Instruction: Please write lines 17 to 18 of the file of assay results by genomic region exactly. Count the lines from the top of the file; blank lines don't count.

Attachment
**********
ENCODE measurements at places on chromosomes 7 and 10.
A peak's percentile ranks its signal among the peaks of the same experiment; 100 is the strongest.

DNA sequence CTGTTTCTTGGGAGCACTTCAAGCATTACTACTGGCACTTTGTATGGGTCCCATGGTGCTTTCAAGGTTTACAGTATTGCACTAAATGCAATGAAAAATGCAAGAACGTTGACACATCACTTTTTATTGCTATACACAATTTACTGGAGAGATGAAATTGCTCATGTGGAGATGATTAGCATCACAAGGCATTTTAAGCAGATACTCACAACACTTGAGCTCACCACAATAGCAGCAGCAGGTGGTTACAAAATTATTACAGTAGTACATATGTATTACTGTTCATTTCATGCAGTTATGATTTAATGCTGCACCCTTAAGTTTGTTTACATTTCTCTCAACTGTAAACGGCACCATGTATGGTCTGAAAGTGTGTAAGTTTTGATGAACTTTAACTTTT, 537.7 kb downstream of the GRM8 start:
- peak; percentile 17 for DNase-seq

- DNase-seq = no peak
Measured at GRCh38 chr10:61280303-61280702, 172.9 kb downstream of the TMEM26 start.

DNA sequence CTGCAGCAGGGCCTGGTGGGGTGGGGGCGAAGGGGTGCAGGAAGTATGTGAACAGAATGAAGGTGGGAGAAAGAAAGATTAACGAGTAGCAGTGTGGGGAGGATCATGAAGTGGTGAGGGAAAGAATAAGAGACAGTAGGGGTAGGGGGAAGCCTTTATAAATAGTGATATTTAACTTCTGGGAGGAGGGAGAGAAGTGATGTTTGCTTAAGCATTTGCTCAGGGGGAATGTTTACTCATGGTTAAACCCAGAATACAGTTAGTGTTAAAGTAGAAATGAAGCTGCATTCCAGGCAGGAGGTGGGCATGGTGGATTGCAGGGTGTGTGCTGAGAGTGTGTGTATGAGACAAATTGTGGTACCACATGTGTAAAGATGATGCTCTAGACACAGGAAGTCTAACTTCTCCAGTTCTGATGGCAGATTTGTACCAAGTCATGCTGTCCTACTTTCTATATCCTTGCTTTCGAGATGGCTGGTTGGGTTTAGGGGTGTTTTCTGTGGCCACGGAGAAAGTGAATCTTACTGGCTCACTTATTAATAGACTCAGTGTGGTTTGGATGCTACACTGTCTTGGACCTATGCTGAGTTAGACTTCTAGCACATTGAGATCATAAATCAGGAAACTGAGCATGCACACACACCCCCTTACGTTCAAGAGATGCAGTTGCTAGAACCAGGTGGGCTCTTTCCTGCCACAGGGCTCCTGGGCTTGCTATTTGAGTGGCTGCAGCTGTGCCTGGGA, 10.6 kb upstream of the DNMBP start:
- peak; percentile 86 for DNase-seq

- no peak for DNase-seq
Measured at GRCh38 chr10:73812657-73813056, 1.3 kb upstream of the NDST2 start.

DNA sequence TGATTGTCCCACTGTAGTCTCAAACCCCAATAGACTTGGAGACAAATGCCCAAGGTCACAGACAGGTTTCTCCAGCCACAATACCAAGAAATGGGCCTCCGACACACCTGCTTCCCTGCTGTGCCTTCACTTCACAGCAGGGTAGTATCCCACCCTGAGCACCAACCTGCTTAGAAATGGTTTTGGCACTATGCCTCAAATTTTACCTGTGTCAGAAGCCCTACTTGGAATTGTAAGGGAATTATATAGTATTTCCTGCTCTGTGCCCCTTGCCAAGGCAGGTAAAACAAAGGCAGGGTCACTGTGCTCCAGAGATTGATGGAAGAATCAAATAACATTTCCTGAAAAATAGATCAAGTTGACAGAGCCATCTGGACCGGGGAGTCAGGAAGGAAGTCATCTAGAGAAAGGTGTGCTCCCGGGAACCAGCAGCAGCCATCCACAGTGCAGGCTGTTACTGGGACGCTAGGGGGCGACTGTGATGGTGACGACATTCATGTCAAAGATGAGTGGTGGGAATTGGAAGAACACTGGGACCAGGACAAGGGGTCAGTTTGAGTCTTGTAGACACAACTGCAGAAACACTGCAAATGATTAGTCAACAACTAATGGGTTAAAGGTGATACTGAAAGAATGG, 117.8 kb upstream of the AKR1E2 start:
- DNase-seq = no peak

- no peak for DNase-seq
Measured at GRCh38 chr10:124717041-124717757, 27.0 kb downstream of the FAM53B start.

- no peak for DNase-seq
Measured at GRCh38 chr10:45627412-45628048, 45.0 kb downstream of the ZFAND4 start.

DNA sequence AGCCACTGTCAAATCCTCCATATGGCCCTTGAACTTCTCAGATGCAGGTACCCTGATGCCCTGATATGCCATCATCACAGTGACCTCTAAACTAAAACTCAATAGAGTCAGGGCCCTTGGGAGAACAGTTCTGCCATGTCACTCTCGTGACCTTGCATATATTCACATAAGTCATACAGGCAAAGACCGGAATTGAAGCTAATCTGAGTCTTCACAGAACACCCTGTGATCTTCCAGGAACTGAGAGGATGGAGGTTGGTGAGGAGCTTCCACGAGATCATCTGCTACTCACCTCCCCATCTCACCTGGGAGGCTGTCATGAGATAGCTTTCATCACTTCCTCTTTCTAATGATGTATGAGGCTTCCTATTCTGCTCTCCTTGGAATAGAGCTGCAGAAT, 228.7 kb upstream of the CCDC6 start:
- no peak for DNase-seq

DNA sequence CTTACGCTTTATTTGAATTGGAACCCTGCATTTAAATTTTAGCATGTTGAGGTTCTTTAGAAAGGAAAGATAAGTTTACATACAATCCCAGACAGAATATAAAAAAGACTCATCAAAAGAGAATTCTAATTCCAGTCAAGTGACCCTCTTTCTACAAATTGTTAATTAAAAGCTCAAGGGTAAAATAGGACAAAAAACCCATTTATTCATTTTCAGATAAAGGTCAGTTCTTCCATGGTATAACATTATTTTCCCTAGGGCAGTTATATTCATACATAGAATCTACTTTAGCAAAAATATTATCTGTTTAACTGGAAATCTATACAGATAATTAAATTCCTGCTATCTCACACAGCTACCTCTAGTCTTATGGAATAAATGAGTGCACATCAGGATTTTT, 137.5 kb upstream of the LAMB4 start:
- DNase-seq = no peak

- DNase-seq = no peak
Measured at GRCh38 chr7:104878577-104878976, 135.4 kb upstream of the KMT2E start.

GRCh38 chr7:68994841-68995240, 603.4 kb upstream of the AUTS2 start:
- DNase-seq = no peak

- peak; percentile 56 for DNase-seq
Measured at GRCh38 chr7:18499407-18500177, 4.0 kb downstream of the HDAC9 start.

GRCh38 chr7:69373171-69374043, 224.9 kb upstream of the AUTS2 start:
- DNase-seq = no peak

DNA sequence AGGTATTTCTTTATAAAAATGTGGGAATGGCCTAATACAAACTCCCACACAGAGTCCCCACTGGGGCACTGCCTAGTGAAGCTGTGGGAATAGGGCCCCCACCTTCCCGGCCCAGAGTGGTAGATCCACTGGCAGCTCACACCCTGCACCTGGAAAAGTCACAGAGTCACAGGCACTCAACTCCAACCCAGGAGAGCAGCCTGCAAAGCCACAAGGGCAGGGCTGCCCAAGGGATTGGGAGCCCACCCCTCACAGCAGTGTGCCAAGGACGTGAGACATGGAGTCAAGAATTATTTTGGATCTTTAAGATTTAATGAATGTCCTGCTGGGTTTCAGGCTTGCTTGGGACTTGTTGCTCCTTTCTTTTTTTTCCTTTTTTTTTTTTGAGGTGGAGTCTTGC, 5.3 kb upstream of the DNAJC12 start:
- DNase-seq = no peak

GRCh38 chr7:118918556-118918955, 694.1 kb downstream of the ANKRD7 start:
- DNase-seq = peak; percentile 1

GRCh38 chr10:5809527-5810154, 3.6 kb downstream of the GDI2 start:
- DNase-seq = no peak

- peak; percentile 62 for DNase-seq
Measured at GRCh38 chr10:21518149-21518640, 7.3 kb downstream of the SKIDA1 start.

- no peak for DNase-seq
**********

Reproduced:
DNA sequence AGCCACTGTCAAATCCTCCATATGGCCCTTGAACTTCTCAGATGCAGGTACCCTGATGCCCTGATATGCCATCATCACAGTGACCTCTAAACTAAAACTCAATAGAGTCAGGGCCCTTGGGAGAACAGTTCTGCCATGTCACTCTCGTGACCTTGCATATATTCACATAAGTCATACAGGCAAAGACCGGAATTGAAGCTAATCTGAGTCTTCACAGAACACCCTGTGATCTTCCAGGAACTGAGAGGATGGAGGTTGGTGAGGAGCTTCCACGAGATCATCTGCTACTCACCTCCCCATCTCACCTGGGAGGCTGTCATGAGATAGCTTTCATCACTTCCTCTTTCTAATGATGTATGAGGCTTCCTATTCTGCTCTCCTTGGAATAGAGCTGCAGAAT, 228.7 kb upstream of the CCDC6 start:
- no peak for DNase-seq